Devlog #1: And So It Begins

Crimson Herring

Welcome and thanks for joining us on this journey. If you’re here then you already know that we’re developing Sovereign Syndicate, a Victorian steampunk cRPG, and this is our devlog. We plan to be pretty transparent about the process, giving you an inside look into the game’s development, finances, marketing, and all the rest. But first, I’d like to take some time to tell you about myself, and how I got here.

My name is Isaac Otway. I’m the founder of Crimson Herring Studios, and lead game designer and project manager for Sovereign Syndicate. I’m a married father of two in my mid-thirties, living in Edmonton Alberta Canada. I don’t have any of the traditional hard-skills in game development, or really any experience in the industry. I’m not a programmer or artist or anything like that; but I’ve always had a passion for the games and a desire to start my own business.

So in April 2020, in the middle of a global lockdown brought on by COVID-19, I decided to take the leap and get started.

At the time I’d been playing a lot of cRPG’s, the Shadowrun Trilogy by HareBrained Schemes (HBS) being one of my favourites; but also Disco Elysium and some of the older classics like Baldurs Gate and Arcanum of Steamworks and Magick Obscura. I enjoy writing and tend to prefer story driven games and RPG’s in general. And I have a soft spot for the isometric cRPG genre that became popular during my teen years and has had a renaissance of late, so that seemed as good a place to start as any.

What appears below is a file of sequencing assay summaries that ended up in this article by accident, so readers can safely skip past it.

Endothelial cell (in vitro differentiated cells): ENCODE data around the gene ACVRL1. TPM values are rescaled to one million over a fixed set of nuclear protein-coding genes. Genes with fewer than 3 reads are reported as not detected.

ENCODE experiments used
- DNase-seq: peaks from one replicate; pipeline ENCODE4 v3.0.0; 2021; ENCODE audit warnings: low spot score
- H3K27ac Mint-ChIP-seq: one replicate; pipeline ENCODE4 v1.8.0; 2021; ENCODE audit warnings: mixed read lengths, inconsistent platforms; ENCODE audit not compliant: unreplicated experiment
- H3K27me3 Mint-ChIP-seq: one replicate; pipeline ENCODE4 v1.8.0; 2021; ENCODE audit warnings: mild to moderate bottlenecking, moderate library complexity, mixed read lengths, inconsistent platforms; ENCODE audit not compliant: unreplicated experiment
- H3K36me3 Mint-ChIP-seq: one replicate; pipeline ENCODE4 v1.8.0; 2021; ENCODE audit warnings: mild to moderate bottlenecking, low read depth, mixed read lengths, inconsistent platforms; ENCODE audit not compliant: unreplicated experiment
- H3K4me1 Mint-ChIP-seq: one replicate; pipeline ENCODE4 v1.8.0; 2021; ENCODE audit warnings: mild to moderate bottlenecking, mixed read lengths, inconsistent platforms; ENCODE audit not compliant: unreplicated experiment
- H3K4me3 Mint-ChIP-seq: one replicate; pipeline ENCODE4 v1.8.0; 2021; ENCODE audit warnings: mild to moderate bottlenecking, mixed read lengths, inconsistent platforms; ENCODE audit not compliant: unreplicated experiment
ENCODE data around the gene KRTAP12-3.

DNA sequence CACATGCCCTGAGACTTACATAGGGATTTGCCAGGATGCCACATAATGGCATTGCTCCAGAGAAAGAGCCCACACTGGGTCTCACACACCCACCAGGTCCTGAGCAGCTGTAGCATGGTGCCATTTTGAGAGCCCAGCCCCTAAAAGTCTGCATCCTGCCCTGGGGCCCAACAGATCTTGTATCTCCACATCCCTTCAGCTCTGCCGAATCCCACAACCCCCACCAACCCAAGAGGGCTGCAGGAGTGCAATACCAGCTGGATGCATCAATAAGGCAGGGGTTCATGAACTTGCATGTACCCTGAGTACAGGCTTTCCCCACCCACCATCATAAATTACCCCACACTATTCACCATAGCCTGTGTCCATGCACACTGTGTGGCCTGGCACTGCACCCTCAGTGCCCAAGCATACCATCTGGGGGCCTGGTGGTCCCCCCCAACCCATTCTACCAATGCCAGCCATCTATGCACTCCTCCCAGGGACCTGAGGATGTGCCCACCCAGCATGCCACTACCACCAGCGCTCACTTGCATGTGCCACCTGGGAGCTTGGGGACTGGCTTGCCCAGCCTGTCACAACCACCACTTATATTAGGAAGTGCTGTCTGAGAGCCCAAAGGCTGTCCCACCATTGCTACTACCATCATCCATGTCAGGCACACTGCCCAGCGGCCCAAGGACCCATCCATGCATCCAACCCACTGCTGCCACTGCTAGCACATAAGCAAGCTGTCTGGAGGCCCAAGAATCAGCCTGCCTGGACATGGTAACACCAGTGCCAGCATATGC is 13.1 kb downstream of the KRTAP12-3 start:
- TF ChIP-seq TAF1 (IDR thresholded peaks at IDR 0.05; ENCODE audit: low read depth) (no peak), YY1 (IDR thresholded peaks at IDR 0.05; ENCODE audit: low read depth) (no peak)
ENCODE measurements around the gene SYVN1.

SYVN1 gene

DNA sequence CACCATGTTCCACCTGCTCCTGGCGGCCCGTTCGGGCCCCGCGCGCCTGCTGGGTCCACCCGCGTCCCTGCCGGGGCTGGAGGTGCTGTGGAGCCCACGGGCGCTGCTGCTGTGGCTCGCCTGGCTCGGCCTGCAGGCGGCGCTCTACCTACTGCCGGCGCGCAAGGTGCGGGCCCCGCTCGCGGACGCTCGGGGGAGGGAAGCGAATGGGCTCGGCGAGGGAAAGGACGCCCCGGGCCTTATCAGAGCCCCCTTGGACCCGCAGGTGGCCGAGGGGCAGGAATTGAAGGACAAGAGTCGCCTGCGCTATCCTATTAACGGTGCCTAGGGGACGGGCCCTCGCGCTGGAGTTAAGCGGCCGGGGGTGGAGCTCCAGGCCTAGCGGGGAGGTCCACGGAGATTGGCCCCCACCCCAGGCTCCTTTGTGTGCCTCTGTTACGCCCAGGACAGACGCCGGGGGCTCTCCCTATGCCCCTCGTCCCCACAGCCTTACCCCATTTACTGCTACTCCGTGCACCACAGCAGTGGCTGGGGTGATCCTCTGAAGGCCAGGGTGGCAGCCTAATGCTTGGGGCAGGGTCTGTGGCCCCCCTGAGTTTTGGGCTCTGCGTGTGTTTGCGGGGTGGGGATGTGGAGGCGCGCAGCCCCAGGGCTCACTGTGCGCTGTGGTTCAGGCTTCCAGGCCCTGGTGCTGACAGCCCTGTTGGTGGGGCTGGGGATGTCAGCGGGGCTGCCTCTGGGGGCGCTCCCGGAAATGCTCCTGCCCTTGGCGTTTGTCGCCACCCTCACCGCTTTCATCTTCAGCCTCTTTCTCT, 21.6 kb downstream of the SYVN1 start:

I’ve loved Shadowrun ever since I played the SNES version as a kid back in the early 90’s and was disappointed that there wasn’t more content for it after Shadowrun Hong Kong. So originally, I’d thought I would just make some user generated content for it using their Steam Workshop and the editor that comes with the games. But because of Shadowrun’s licensing issues I realized that there wasn’t a way to make any money doing that; and while it would be a fun passion project I thought my time and money was probably better spent on my own project where I’d have at least some chance of recouping my costs.

But I still really liked the Shadowrun IP and thought there was a market for more games so I reached out to HareBrained Schemes and their parent studio Paradox Interactive to see if I could license their engine and the IP. Mitch Gitelman from HBS was good enough to get back to me right away, but basically told me that they had licensed the IP from Microsoft and that an unknown developer likely wouldn’t have a good chance of securing the IP license. Also, that Paradox doesn’t license any of its code or tools. So, I was basically out of luck on that one. Hard feedback to hear but looking back I appreciate the reality check.

Not being one to give up so easily I did some research on what it would take to start my own studio and develop my own IP. I mean, how hard could it be right? Lol.